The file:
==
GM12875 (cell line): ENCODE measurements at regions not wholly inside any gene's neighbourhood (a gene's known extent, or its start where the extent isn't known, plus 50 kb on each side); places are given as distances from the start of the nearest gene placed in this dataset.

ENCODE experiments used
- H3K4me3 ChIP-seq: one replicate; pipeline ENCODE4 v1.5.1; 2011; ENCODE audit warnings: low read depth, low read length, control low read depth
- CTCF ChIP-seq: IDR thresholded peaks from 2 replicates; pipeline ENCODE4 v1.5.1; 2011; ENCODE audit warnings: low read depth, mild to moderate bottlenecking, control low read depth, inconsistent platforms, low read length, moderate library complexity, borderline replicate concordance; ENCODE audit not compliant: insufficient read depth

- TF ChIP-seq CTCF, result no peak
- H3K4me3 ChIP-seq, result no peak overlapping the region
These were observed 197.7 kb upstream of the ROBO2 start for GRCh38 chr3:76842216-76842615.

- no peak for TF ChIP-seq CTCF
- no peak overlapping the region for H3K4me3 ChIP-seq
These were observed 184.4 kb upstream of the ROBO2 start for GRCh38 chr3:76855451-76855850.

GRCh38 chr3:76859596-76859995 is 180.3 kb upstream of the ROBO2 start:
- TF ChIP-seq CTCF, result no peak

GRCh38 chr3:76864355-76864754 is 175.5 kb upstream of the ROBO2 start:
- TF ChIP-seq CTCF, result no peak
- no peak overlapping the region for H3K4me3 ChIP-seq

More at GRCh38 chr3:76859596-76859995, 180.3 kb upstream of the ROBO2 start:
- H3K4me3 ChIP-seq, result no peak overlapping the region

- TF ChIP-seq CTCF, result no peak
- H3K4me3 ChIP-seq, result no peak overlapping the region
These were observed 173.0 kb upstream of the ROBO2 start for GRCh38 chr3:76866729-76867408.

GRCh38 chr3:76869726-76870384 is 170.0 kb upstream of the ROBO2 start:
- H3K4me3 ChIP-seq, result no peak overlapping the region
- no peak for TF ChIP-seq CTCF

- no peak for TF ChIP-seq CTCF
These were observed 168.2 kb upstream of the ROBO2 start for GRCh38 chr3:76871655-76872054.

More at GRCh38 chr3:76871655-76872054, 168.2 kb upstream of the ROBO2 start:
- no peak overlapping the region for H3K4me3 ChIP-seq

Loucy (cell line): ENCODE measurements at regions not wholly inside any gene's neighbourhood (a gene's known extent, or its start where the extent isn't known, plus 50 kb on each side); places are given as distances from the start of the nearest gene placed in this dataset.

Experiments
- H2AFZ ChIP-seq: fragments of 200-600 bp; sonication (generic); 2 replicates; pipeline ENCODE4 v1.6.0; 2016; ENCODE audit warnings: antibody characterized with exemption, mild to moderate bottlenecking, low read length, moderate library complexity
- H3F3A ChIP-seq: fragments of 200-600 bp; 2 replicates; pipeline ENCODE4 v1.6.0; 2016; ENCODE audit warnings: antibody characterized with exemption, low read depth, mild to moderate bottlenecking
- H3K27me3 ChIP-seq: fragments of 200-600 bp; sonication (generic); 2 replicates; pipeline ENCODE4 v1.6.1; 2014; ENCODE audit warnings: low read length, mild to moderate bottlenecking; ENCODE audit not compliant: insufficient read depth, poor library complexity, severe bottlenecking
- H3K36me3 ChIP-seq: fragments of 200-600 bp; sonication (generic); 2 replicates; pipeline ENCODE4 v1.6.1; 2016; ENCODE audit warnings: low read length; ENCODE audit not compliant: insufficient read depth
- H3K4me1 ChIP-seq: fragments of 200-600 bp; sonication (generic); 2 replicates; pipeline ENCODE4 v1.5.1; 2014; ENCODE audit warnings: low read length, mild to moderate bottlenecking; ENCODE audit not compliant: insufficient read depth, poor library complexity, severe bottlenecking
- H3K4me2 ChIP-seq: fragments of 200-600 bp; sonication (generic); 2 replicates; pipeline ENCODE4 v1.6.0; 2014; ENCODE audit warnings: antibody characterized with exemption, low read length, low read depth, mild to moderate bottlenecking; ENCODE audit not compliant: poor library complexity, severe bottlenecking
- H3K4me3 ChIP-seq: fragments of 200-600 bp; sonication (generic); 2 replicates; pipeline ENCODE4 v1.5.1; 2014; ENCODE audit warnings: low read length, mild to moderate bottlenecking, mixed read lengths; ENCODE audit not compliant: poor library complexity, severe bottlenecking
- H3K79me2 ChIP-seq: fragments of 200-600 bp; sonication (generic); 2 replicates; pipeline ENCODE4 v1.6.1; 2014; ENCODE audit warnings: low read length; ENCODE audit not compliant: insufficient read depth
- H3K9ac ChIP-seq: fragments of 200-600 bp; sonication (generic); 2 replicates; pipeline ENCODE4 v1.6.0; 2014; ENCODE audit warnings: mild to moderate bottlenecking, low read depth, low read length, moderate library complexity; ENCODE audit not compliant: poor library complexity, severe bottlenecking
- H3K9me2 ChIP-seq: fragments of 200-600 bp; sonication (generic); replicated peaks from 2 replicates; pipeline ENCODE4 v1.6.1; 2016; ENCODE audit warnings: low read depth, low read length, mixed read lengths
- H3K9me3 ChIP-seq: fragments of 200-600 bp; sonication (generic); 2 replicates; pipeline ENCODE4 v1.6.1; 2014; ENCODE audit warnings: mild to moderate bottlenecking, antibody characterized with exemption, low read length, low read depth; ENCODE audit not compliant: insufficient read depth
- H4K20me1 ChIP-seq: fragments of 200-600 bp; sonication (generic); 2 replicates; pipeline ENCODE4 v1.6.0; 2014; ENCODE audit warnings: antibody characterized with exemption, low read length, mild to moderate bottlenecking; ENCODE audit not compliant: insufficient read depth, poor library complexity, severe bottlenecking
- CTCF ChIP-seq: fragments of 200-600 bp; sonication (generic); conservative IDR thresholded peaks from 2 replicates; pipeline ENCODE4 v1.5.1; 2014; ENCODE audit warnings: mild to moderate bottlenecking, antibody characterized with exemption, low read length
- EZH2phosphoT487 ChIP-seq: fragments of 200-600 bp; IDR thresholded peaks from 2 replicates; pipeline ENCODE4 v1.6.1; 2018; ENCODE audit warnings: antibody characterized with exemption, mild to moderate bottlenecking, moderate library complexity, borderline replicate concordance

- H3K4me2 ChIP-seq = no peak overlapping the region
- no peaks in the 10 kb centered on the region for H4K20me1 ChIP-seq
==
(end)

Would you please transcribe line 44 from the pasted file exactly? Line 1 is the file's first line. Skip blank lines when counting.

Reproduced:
- H3K4me2 ChIP-seq = no peak overlapping the region